Tucked inside Revive Upholstery & Design is a charming, petite new coffee bar offering a taste of Holland. Prince Coffee fills two crucial needs: for specialty coffee in the North Portland neighborhood of Kenton, and, whether people know it yet or not, for stroopwafel. More on that later.
“I felt like there was a big need for better coffee in this neighborhood, especially because I think there’s a lot of people like me who live here and appreciate it,” said Katie Prinsen, Prince’s owner. After more than five years working at Barista—including time spent managing its NW 23rd Avenue location—and two years searching in vain for a spot in her chosen locale, Prinsen and the owners of Revive decided to share a space.
Occupying the front of the building, Prince Coffee comfortably combines natural wood, thrift-store furniture, a hand-built bar, and Revive’s showroom pieces (don’t sit on those!). “Being in a shared space helps because it already has a great aesthetic,” Prinsen said. The space is small and homey, and every element feels intentional. Prinsen designed the coffee portion of the space herself, building the shelves, enlisting her dad to build her navy-wainscoted and copper-topped bar, and hunting through thrift stores for furniture and tchotchkes.
“The design of it was partially up to the space,” she says. “You have to go with what the space wants, almost, which is really weird because [there was] a different feel that I was going for and then this is what came out.” She adds, laughing, “Which I love.” Prinsen says she’d intended a Dutch vibe because she spent part of every summer growing up visiting her father’s family in Holland.
That doesn’t mean Prince doesn’t feature one important aspect of Dutch culture though—in fact, it gets co-billing with coffee on the website.
So, what is a stroopwafel? First of all, “stroop” rhymes with rope—“or dope,” says Prinsen. “Stroopwafel is basically a sweet dough that’s pressed and has a buttery, cinnamon-y caramel sauce in between. [Stroop] is not actually caramel, it is a little more buttery tasting.” Everything—dough, stroop sauce, wafels—is made and assembled in-house. In the morning, when they’re literally fresh off the presses, Prinsen recommends enjoying them as they are. However, you could also place one on your coffee mug to warm it up or, like Prinsen, dip them in your cappuccino.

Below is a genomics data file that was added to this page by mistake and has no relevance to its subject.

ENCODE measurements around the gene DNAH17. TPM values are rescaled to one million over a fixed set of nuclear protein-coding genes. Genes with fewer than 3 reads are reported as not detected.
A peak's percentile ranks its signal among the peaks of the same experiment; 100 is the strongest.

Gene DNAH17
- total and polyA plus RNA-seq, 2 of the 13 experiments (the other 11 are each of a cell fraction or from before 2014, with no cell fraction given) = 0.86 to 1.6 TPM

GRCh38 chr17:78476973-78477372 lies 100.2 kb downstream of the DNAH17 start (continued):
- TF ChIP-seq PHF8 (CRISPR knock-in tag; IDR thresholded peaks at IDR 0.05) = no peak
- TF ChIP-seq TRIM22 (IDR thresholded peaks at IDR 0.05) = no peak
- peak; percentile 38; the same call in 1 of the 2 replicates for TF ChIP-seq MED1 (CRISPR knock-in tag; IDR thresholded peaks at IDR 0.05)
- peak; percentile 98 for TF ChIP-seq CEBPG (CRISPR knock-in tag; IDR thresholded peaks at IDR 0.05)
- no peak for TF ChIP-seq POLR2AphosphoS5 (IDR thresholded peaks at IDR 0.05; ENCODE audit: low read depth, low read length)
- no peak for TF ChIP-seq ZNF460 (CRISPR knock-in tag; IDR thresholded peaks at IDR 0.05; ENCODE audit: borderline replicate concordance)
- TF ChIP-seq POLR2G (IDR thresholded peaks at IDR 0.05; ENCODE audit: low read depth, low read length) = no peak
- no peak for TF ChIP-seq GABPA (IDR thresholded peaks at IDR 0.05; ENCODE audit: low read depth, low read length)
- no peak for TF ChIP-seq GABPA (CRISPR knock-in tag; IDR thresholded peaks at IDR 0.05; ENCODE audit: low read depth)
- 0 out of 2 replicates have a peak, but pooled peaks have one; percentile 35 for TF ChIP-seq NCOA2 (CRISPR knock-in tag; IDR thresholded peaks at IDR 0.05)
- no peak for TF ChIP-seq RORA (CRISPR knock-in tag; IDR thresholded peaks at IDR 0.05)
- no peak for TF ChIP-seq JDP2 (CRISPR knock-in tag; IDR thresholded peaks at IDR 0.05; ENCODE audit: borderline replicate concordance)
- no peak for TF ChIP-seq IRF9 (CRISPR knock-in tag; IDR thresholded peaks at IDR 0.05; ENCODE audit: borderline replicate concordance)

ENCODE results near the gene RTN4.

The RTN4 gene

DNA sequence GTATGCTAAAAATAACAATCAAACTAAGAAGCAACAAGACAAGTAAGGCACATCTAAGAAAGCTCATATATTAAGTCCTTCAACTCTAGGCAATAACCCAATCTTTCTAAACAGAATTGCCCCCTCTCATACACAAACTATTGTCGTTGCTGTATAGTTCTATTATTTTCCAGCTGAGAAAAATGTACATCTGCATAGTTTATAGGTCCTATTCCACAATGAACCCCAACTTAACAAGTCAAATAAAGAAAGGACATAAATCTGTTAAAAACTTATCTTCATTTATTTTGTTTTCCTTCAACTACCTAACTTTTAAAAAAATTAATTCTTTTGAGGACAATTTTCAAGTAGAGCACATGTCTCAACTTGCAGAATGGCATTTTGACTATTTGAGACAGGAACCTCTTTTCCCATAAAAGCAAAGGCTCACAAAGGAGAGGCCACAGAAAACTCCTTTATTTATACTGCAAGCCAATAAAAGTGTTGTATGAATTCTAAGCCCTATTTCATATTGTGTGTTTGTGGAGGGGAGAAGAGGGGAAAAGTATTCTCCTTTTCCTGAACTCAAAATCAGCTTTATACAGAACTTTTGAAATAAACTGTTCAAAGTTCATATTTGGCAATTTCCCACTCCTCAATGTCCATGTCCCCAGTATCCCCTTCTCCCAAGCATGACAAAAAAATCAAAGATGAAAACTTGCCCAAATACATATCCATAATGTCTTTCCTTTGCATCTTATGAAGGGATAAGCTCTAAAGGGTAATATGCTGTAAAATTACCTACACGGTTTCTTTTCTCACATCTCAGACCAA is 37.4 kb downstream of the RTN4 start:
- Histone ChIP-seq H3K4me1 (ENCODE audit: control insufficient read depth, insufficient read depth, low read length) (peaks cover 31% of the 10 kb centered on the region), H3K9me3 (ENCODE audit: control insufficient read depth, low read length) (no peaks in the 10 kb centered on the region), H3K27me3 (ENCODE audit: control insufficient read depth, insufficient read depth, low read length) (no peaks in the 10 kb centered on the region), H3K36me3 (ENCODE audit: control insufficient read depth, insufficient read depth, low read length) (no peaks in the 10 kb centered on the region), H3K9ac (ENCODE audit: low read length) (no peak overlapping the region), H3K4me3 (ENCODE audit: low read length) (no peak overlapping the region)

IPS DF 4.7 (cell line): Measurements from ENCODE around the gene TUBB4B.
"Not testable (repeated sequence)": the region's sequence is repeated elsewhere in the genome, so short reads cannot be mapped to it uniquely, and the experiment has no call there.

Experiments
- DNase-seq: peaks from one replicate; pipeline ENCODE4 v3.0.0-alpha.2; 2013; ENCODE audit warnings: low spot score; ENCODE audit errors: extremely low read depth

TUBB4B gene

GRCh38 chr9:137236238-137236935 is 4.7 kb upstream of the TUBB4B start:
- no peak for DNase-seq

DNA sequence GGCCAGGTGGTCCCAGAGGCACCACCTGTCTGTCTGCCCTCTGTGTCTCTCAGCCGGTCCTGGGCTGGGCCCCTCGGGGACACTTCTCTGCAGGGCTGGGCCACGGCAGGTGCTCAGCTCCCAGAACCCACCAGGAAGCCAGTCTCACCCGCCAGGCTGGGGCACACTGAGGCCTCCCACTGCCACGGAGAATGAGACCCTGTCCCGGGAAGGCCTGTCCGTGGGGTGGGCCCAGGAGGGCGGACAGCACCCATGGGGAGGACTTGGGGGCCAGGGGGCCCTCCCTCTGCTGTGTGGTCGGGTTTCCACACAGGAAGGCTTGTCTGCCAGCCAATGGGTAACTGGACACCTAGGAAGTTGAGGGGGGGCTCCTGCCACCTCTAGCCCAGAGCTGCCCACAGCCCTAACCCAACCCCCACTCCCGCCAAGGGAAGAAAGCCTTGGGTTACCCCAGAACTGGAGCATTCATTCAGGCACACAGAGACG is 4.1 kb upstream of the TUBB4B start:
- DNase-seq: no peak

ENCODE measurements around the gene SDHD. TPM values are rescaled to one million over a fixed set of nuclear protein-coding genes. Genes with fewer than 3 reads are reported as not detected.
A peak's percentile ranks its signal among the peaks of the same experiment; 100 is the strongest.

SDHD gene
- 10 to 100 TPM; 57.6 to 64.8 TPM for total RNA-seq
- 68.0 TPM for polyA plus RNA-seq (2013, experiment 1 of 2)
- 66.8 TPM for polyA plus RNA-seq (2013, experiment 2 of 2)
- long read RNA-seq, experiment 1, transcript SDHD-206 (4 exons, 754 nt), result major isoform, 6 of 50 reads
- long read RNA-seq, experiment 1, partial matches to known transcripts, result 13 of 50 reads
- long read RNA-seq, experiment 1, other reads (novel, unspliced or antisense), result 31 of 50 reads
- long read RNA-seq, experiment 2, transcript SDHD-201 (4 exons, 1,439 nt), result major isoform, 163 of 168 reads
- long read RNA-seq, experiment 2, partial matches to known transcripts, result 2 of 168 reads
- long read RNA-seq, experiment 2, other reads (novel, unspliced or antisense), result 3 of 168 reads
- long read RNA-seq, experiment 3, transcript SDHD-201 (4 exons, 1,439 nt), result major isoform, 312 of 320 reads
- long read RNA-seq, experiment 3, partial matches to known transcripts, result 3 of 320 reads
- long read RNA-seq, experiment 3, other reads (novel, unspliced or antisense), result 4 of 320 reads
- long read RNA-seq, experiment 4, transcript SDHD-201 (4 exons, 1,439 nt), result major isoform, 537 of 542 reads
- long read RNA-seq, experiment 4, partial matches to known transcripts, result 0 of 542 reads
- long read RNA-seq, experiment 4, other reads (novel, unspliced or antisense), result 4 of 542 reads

Prinsen became a fan of the sweet delicacy from her frequent trips to Holland. “I was obsessed with stroopwafels,” she says. “We’d get off the plane and I would be like, ‘All right, let’s go!’ The only place you can get them fresh is at markets in Holland, and I loved that—there was just something about fresh stroopwafels that’s so good. So I packed my suitcase full of them when we’d come back home and give them to my friends.” Naturally, she wanted to incorporate this piece of her childhood into her cafe.
You’ll also find Portland roasters Roseline and Coava on the menu at Prince. Prinsen chose them carefully, taking stock of what would work well in the neighborhood, what would work well for her new small business, and what would work well for her. “I knew from having worked at Barista and working with so many different coffees all the time that I would get bored [if I had] one roaster; I also knew that, being a startup, I wanted to keep it to local roasters so that they could help me out.”
Her espresso drinks are made on a two-group La Marzocco Linea Classic, with a Mahlkönig K30 Twin grinder housing a coffee from each roaster. Prinsen uses a FETCO for batch brewing, which she grinds on a Mahlkönig Tanzania. Prinsen bought the equipment with a “tiny” loan and built out the cafe with her own funds. “I love beautiful cafes, don’t get me wrong, but I really wanted to show that you don’t have to have the most ridiculous build-out ever to have ridiculously good coffee.”
Prinsen serves that ridiculously good coffee in hand-thrown ceramics made by Portland-based Ashley Hardy. “I have three different [-size] cups,” says Prinsen. “I feel like people get so weird about their little drinks, like cortado, Gibraltar, macchiato. That’s why I have a set price for my milk drinks—I just want people to get what they want, not worry about the price.”
Prince’s pared-down menu is inspired by the simplified ones she saw in Australian and New Zealand cafes a few years ago. “I feel like it’s really simple, but sometimes people get confused by it,” she said. But once customers get used to the simpler language of the menu, she feels they prefer it—“they don’t have to worry about it, they just know.”
It’s not just the menu, though, that reflects Prinsen. The whole store, from her imported industrial stroopwafel press to the dad-built bar and the warm welcome customers receive as they walk through the door exude her personality. Now that her first cafe, named for the Dutch plural of her last name, is up and running, what’s next for Prinsen? “I would like a second location with a full kitchen, and I’ll probably expand what I offer as far as Dutch food and pastries go.” Our mouths are already watering.
Rachel Grozanick is a freelance journalist based in Portland, Oregon. Grozanick has contributed previously to Bitch Magazine, 90.5 WESA in Pittsburgh, and 90.7 KBOO in Portland. Read more Rachel Grozanick on Sprudge.